Occidentalism: Contemporary Artists from Egypt, a visual art exhibition and program of events curated by the Cairo-based Lebanese gallerist Karim Francis, was open in downtown Cairo from 13 to 23 May 2007 at the temporarily converted Pension Suisse. The exhibition pulled together 19 artists under the umbrella of "Occidentalism", showcasing works that explore the complicated relationship between East and West, driven by the question "How do you see the West?" The selection of artists extended across different generations and various camps within the local art scene, with a range of works that made use of a diversity of media and approaches.
This exhibition marked the curatorial debut of Francis, who has been actively involved in the Egyptian art circuit since the launch of his downtown private gallery space Espace Karim Francis in 1995. Since April 2006, Francis and his team had conducted regular meetings with the group of invited artists during which they had extensive discussions about the theme in question. Not all of the works on exhibition were exclusively commissioned for
Occidentalism. Nonetheless, many of the works seemed to have been generated from lines of enquiry that engaged with the theme at hand, some subtler than others.
Occidentalism inevitably locates this exhibition within a post-colonialist discourse, more specifically in relation to the position put forth by the late Edward Said in his text
Orientalism, in which he argues that dynamics of power and domination inform the construction of categories of "orient" and "occident". Samia Mehrez, Professor of Modern Arabic Literature at the American University in Cairo, who references Said in her catalogue text entitled
Under Egyptian Eyes, raises a very pertinent question about the project as a whole, namely whether the collection of works on exhibition, which the curator regarded as an attempt to produce an intercultural dialogue, will end up reproducing the very binary oppositions they seek to challenge.
A number of artists examined this self/other dialectic in their work.
Justice for the Mother, Lara Baladi’s large-scale wallpaper photomontage, depicts an iconography of a paradise lost that subtly blends into the surroundings of the Pension Suisse, given its visible appropriation of a popular kitsch aesthetic. The piece, which is part of a larger work-in-progress, is also an arresting portrait of her father riding a motorbike out of a savage chaotic jungle landscape replete with images of wild animals, sexuality, and political conflict (representing his past), towards an invisible unknown, namely the West. The language and iconography embedded in this multi-layered work suggest the impossibility of clear-cut definitions within the two clashing value systems representing East and West.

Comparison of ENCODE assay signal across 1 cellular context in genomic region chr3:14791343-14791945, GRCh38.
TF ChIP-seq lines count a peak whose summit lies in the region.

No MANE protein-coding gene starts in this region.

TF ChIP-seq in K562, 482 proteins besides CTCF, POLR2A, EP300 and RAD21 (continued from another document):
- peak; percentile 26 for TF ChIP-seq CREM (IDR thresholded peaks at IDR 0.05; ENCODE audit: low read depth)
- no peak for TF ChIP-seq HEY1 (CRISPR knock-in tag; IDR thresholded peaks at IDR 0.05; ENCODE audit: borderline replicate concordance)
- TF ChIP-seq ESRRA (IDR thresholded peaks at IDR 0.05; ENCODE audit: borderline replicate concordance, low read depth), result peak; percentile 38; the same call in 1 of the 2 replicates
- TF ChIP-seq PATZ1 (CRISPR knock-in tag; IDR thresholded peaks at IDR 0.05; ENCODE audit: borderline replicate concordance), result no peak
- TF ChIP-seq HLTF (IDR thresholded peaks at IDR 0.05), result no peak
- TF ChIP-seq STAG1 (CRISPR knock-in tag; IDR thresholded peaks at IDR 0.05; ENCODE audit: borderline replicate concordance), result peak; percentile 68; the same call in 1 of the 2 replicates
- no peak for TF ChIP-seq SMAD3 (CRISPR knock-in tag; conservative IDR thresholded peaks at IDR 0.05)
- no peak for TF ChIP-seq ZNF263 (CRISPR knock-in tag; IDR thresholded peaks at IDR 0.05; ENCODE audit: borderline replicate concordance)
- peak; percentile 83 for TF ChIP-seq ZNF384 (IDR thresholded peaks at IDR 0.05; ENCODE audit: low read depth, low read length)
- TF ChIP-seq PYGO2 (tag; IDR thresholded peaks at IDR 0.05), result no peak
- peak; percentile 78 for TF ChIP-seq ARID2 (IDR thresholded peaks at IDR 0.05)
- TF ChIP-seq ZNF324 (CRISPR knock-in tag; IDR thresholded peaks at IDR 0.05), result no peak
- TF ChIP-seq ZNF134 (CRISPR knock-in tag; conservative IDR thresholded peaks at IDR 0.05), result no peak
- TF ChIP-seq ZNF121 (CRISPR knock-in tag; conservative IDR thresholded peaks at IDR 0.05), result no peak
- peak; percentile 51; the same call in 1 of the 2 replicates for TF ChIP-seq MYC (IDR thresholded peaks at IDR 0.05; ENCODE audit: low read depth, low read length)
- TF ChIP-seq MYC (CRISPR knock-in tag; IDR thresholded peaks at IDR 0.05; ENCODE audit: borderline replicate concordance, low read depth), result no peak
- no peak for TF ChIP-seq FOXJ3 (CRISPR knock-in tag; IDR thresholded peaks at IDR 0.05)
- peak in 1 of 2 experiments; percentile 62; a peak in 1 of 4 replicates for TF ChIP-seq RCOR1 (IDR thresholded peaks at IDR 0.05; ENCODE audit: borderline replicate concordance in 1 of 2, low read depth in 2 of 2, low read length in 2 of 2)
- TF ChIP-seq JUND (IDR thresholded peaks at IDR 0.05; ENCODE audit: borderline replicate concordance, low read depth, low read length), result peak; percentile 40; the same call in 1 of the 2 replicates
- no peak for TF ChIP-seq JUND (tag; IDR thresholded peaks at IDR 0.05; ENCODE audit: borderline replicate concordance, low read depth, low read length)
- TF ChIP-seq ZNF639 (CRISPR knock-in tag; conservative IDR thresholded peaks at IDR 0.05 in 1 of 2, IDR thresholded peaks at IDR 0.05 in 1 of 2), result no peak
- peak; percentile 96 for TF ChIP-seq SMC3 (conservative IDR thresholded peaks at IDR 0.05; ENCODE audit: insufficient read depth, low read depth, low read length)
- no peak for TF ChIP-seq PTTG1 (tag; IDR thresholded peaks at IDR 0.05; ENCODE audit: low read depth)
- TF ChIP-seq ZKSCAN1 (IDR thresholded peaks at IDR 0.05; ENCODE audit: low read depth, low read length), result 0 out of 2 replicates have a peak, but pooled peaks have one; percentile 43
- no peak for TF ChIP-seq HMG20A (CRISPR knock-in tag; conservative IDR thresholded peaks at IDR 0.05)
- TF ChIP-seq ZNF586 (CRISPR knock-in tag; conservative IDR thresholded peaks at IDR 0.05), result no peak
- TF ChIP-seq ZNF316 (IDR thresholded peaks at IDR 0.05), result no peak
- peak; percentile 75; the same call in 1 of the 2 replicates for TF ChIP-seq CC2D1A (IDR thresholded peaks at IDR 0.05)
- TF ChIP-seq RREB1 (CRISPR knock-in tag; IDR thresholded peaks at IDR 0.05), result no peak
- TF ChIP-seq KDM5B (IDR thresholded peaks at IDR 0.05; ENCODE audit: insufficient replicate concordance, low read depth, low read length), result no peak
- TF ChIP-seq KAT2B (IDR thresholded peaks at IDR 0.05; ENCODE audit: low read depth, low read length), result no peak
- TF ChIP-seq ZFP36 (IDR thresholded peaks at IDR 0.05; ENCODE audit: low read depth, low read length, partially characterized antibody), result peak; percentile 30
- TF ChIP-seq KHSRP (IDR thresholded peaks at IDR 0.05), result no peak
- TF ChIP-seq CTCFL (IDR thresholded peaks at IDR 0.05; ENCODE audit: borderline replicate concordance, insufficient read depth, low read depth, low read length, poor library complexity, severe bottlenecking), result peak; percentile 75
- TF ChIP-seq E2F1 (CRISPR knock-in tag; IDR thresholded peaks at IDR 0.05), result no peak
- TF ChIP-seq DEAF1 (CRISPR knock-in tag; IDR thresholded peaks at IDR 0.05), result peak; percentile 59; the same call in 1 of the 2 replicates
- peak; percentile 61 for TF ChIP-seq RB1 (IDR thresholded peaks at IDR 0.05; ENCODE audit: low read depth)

Homo Occidentalis, a series of 7 vertical figurative paintings, Adel El Siwi playfully toyed with the idea of constructing identities by presenting 7 different images of Western stereotypes, born out of layers of personal and collective memories. In the only female representation in the collection,
Diva Occidentalis, Siwi depicts a larger-than-life goddess-meets-material-girl figure clad in an extravagant bright red dress. Other characters in the series include the artist, tourist, detective, marine, and saint, all carrying pseudo-scientific stenciled titles within the picture frame as if they were archeological specimens on exhibition at the natural history museum.
In one of the most powerful pieces on exhibition, entitled "Powerchord Skateboard", Sherif El Azma presented a quasi-autobiographical two-screen video installation that reads like an audiovisual diary. In this video, El Azma imposes a fictional timeline that refers to real events, combining a mixture of archival footage and recorded material to construct a fragmented narrative in which the viewer is given room for their own associations. The piece is also about the complex relationship between images, language, personal memory, and collective history. In one part of the video, El Azma explores the birth and death of the image through a time-lapse documentation of an artist’s creation and destruction of a commissioned graffiti portrait of the former Egyptian President Anwar El Sadat, whose political reorientation towards the US in the 1970’s positioned him as an icon of Western authority.
Other themes that ran through the exhibition included political conflict, power and domination, media representations, consumerism and the impact of globalization, cultural identities, personal histories, and narratives of belonging. While the parallel panel discussion and program of open forums that attempted to contextualize and critique the practices of the participating artists within the curatorial framework failed to dig beneath the surface, the exhibition in general created a buzz in Cairo, at least in its scope and diversity.
Currently, resident curator at the Contemporary Image Collective in Cairo. Periodically lectures and writes about contemporary visual arts in Egypt.
Occidentalism: Contemporary Artists From Egypt
13 - 23 May, 2007
26 Mahmoud Bassiouni St. (Antikhana), 6th Floor
Curator: Karim Francis
Nermine El Ansari
Sherif El Azma
Hazem Taha Hussein
Hazem El Mestikawy
Shady El Noshokaty
Adel El Siwi
Hisham El Zeiny